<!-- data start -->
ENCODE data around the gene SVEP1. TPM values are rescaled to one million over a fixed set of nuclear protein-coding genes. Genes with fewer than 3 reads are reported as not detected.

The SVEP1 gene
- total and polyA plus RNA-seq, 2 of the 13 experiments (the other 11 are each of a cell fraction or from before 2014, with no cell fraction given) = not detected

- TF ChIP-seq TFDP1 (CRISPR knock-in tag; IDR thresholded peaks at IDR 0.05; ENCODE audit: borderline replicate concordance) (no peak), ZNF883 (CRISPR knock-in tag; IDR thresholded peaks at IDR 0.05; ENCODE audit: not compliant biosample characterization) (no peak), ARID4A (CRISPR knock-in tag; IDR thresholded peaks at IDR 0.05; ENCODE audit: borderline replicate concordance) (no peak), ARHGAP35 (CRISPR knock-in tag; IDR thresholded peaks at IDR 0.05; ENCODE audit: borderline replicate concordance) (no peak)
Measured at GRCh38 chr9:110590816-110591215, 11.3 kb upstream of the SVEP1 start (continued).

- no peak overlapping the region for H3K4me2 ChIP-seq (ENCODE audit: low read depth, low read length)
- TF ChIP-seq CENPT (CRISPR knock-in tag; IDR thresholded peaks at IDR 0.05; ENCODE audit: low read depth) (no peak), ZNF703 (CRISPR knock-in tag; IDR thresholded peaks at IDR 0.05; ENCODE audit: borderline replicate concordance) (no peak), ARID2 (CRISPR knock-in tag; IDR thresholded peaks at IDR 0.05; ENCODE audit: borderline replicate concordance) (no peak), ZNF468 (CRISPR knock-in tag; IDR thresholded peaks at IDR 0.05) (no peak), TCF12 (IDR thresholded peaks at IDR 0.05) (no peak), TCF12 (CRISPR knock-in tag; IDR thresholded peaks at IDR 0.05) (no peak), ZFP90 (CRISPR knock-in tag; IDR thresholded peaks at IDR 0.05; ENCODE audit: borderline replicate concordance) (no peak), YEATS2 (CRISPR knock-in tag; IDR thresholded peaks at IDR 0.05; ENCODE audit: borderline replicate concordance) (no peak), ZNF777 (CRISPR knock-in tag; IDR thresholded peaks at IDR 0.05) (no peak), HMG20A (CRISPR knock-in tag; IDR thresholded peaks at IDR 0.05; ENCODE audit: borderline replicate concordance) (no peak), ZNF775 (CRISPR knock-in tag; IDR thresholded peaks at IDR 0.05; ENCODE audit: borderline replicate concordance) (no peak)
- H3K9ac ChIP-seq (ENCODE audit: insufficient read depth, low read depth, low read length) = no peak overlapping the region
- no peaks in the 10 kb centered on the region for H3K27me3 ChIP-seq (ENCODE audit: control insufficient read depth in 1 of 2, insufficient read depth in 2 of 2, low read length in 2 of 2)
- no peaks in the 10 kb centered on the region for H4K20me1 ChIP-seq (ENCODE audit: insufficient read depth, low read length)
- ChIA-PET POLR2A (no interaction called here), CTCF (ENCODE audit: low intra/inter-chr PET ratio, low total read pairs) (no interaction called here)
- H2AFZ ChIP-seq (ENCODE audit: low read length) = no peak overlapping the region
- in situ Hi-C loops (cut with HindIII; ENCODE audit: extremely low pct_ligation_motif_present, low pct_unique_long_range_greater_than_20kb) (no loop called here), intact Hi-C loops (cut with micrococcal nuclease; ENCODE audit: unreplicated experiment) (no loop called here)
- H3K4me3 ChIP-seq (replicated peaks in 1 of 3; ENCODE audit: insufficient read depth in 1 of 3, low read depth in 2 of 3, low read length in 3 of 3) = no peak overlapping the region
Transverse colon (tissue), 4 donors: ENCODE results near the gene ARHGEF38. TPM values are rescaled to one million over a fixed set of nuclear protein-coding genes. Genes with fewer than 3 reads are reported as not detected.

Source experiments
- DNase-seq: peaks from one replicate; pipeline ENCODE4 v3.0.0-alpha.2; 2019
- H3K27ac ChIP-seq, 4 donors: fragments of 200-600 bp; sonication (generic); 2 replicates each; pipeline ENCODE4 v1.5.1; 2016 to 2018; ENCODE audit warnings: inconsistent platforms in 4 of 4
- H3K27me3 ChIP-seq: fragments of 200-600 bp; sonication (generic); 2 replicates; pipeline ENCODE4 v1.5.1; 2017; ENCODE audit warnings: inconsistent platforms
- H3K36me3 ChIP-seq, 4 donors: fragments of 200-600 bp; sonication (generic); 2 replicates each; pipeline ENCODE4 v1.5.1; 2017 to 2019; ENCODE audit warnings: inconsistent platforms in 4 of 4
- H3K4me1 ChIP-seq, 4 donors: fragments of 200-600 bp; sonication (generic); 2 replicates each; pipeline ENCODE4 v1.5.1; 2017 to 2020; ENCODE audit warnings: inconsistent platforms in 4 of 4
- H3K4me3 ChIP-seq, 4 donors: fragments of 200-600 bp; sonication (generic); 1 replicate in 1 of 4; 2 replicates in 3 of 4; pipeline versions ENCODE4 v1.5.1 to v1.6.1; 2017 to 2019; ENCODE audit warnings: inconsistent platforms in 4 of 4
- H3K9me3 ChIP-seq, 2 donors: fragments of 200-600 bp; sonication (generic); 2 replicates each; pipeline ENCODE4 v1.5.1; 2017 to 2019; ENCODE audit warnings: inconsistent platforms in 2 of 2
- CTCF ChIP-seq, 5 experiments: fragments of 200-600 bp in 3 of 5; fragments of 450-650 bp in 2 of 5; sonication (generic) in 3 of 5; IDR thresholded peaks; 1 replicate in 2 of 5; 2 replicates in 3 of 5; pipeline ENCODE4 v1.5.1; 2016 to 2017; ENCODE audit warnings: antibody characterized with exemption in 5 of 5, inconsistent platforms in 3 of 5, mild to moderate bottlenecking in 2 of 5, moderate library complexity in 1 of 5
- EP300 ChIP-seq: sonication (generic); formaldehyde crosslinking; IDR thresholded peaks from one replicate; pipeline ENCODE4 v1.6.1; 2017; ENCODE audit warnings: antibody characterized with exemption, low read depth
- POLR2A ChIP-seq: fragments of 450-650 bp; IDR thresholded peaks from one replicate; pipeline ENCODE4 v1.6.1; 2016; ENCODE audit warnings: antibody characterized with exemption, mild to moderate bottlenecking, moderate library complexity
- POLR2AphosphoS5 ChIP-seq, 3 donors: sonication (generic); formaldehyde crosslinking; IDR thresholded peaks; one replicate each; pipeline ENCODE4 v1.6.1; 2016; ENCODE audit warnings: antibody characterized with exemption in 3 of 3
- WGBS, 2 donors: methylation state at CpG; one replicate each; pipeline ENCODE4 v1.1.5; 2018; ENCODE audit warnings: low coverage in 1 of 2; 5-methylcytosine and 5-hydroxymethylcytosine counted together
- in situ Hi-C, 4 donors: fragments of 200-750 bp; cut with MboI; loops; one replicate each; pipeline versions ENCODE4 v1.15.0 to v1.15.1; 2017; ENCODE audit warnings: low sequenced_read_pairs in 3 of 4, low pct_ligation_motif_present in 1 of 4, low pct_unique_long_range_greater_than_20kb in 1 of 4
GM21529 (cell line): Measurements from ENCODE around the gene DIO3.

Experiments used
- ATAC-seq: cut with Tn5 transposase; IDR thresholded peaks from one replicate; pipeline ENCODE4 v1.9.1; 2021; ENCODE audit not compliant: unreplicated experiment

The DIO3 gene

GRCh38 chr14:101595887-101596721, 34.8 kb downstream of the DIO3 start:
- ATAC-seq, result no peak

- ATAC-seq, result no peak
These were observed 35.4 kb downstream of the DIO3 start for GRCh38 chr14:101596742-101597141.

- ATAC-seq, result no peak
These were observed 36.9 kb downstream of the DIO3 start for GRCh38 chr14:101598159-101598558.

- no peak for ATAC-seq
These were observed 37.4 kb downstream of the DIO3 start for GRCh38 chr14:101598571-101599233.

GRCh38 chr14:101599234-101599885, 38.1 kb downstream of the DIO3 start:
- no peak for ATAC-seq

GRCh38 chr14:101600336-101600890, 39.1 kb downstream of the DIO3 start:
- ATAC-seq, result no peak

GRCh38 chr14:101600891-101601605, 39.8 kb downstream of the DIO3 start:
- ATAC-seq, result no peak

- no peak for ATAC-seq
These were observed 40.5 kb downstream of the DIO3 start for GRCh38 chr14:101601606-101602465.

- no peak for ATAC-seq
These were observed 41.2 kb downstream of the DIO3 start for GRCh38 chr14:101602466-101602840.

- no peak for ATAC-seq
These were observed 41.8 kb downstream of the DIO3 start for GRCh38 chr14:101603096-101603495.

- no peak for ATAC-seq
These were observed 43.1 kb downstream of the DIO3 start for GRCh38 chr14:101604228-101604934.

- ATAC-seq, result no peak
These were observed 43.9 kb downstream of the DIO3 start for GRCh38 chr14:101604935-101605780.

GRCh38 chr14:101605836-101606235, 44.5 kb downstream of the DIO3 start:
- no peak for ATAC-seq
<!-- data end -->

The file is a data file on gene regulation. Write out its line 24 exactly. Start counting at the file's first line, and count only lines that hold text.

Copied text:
- CTCF ChIP-seq, 5 experiments: fragments of 200-600 bp in 3 of 5; fragments of 450-650 bp in 2 of 5; sonication (generic) in 3 of 5; IDR thresholded peaks; 1 replicate in 2 of 5; 2 replicates in 3 of 5; pipeline ENCODE4 v1.5.1; 2016 to 2017; ENCODE audit warnings: antibody characterized with exemption in 5 of 5, inconsistent platforms in 3 of 5, mild to moderate bottlenecking in 2 of 5, moderate library complexity in 1 of 5